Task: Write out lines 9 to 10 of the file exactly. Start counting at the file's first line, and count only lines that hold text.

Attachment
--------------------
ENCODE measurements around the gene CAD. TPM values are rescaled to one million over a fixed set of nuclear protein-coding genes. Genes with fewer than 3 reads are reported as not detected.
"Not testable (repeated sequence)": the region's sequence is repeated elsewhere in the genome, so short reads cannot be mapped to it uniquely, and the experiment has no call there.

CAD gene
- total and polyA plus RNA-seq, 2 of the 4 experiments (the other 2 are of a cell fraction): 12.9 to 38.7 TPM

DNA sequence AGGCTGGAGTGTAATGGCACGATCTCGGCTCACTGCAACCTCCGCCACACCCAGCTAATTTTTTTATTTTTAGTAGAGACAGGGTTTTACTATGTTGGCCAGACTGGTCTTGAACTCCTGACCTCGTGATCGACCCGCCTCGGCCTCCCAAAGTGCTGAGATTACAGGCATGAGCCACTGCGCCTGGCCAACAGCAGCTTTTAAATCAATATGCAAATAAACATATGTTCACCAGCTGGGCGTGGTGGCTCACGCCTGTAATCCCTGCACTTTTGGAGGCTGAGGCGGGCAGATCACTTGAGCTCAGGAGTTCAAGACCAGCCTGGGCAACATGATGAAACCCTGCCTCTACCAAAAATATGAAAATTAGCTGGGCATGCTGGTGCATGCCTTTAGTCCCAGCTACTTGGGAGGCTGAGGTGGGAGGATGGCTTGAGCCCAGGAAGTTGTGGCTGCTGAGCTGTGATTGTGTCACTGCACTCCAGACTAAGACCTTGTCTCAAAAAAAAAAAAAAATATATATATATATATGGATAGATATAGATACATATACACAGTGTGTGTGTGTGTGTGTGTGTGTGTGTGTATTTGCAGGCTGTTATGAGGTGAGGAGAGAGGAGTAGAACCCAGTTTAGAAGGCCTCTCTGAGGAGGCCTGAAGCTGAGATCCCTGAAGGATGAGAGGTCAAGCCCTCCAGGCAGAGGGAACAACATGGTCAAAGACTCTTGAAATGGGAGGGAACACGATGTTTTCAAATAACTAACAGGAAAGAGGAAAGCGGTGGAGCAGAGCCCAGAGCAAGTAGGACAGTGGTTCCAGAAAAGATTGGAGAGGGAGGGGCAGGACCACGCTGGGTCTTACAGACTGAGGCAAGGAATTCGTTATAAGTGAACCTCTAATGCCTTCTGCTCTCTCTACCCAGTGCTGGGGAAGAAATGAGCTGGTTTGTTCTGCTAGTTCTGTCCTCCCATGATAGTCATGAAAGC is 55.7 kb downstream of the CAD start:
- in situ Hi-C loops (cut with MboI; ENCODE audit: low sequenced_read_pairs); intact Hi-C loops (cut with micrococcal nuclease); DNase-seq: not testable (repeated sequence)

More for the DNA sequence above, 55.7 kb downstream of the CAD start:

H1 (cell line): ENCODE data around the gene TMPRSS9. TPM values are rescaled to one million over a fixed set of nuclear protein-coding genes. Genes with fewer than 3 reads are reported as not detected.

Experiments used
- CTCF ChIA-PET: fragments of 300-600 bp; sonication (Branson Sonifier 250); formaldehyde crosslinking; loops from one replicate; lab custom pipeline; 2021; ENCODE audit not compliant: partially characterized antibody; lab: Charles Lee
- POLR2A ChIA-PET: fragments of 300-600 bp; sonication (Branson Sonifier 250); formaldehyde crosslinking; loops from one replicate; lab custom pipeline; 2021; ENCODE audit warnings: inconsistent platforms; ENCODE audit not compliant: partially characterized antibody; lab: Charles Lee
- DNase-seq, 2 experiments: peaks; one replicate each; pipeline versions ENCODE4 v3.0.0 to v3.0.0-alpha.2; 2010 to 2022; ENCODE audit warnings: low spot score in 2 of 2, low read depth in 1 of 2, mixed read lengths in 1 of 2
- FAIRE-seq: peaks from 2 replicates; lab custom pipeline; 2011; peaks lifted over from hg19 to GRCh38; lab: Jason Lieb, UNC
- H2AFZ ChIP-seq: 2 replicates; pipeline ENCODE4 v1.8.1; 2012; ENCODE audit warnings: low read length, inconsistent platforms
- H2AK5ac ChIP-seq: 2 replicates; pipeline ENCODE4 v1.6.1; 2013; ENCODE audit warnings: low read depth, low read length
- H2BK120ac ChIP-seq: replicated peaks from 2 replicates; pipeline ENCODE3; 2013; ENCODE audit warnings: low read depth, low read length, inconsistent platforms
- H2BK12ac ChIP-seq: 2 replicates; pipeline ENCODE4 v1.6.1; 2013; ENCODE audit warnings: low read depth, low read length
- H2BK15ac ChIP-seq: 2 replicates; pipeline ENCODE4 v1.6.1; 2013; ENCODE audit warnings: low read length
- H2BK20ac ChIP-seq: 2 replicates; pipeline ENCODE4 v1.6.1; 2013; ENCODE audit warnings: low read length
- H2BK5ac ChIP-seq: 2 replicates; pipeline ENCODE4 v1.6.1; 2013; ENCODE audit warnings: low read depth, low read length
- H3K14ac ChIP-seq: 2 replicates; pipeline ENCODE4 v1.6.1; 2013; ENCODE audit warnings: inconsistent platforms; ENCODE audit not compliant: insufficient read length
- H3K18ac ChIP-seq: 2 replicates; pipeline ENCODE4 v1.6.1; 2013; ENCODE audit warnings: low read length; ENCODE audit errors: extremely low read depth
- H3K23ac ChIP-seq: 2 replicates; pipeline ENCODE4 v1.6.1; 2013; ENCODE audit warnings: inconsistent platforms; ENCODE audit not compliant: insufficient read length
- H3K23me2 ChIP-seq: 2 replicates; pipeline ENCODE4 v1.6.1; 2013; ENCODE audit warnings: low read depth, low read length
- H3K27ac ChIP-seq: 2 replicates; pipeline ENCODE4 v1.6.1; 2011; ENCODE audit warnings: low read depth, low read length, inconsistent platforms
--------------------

Experiments used
- CTCF ChIA-PET: fragments of 300-600 bp; sonication (Branson Sonifier 250); formaldehyde crosslinking; loops from one replicate; lab custom pipeline; 2021; ENCODE audit not compliant: partially characterized antibody; lab: Charles Lee